The argument over if one psychotherapy is more effective or beneficial than another when treating patients with bulimia has been a popular topic for about three decades. Bulimia can be defined as making oneself vomit, take laxatives, or exercise desperately after binge eating. Some symptoms of bulimia include dehydration, mood swings, constipation, and heartburn. Bulimia is a disorder commonly seen in people living in the United States. It can be found in both men and women of various ages. The idea of experimenting and proving the answer is extremely difficult as everyone is different and everyone’s problems are unique. People react to and favor from things variously and adversely.
To begin, there are findings between the types of psychotherapies that say one approach can be more effective than another when trying to stop patients from binge eating, but there are also studies that show the effects of one psychotherapy is equal to another. I believe out of the five general psychotherapies mentioned above including their more specific versions of psychotherapies, some psychotherapies do work better than others when treating patients who have bulimia. Psychotherapists practice in different ways and all psychotherapies are not equally effective. Therefore, I will argue in favor of the proposition that when coming up with solutions to help patients with bulimia, some psychotherapies are more advantageous than others.
To continue, similar to how there are different study techniques to study for a specific test, there are also multiple forms of therapy to help treat bulimia. Even though there are various approaches to prepare for an exam not all study habits work as well as another. This idea can be related to psychotherapies, as not all types of therapy would benefit a patient with bulimia the exact same way or as well as another would or could. A patient who suffers and experiences bulimia puts their body in an unsafe environment. The effects of such a serious mental disorder are alarming and even life threatening. Some effects include an uneven or sporadic heart rate pattern, abnormal potassium levels that are lower than the standard levels, and kidney failures. These effects are caused by the actions and thoughts of bulimic patients. With that in mind, it wouldn’t necessarily make sense that all psychotherapies are equally effective. It is obvious that the ones that would focus on the specific thoughts, behaviors, and actions of a patient with bulimia would have the most success in improving their disorder. Psychotherapies that would also pay attention to the way patients see themselves and interact with others would also have great success. Those psychotherapies would have the most favorable outcomes and progress because they would be directing the attention to the main causes of the problem. It wouldn’t help a patient to fixate on just one of their causes, or their unconscious interests as much as it would help them to think about what and why they are doing what they are to their body.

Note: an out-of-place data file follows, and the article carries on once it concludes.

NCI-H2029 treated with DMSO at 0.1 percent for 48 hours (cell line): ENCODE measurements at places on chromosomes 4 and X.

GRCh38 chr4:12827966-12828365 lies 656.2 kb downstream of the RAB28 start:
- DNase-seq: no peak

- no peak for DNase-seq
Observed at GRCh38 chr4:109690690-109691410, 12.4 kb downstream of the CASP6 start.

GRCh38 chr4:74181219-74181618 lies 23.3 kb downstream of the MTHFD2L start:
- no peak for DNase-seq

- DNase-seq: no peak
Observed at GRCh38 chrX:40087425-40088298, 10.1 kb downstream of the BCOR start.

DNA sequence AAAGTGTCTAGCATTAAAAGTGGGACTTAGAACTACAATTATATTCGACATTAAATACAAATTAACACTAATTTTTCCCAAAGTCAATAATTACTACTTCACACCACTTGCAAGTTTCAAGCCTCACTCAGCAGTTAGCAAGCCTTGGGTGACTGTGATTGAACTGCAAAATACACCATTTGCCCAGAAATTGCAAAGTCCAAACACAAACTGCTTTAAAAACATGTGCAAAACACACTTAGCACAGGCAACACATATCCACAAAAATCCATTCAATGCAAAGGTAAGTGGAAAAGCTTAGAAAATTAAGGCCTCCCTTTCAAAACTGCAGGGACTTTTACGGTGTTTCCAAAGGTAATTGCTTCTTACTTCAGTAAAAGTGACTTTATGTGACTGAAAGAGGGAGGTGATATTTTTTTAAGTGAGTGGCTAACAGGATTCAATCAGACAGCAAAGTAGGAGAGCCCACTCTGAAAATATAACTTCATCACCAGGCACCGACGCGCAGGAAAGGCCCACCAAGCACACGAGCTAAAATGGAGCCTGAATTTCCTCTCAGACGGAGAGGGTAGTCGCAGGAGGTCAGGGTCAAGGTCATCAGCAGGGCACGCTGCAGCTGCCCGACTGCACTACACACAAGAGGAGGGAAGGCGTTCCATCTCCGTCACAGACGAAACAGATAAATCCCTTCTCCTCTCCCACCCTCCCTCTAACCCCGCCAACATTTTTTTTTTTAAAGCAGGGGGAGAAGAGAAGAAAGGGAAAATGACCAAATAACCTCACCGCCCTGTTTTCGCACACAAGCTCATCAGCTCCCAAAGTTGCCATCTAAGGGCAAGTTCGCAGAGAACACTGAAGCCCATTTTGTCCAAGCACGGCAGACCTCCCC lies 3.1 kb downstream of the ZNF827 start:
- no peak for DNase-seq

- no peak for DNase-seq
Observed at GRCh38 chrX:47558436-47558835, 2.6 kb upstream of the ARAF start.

There have been many scientific investigations over the years that have studied the effects different psychotherapies and have come to conclusions that support and prove my points about all psychotherapies not being equally effective. For example, twenty four years ago, a scientific investigation occurred in hopes to discover the differences between a basic behavioral treatment of cognitive behavior therapy for bulimia and full treatment. Its purpose was to also figure out if cognitive behavior therapy for bulimia had a certain therapeutic result. To conduct the experiment, the researchers split participants into three groups. One group assigned patients with bulimia to receive cognitive behavior therapy, another to have interpersonal therapy, and another to have behavior therapy. Each person from each group had to attend nineteen sessions of their specific assigned therapy over the course of eighteen weeks. After eighteen weeks, the frequency of binge eating was measured. 48% of patients with bulimia who were assigned to behavior therapy experienced withdrawal and after a year follow up only few met the standards for a favorable outcome.1 Patients who received cognitive behavior therapy and interpersonal therapy attained similar results as patients from both therapies made valuable, long-lasting changes and no longer had the symptoms of bulimic patients.1 The major significance of these results were that it was proven clear that the basic behavioral treatment of cognitive behavior therapy for bulimia was not as helpful or advantageous as the full treatment. This finding helps prove the position that not all psychotherapies are equally effective. It expresses that it is important to focus on many aspects of a person who is suffering from bulimia, not just their behavior. It supports my suggestions and points of the qualities a psychotherapy would have to have to benefit a patient with bulimia. It does this by showing the success of cognitive behavior therapy, which focuses on more than one cause of bulimia and works on altering a patient’s way of thinking and behaviors, and the success of interpersonal therapy, which focuses on the way patients see themselves and how they interact with others.
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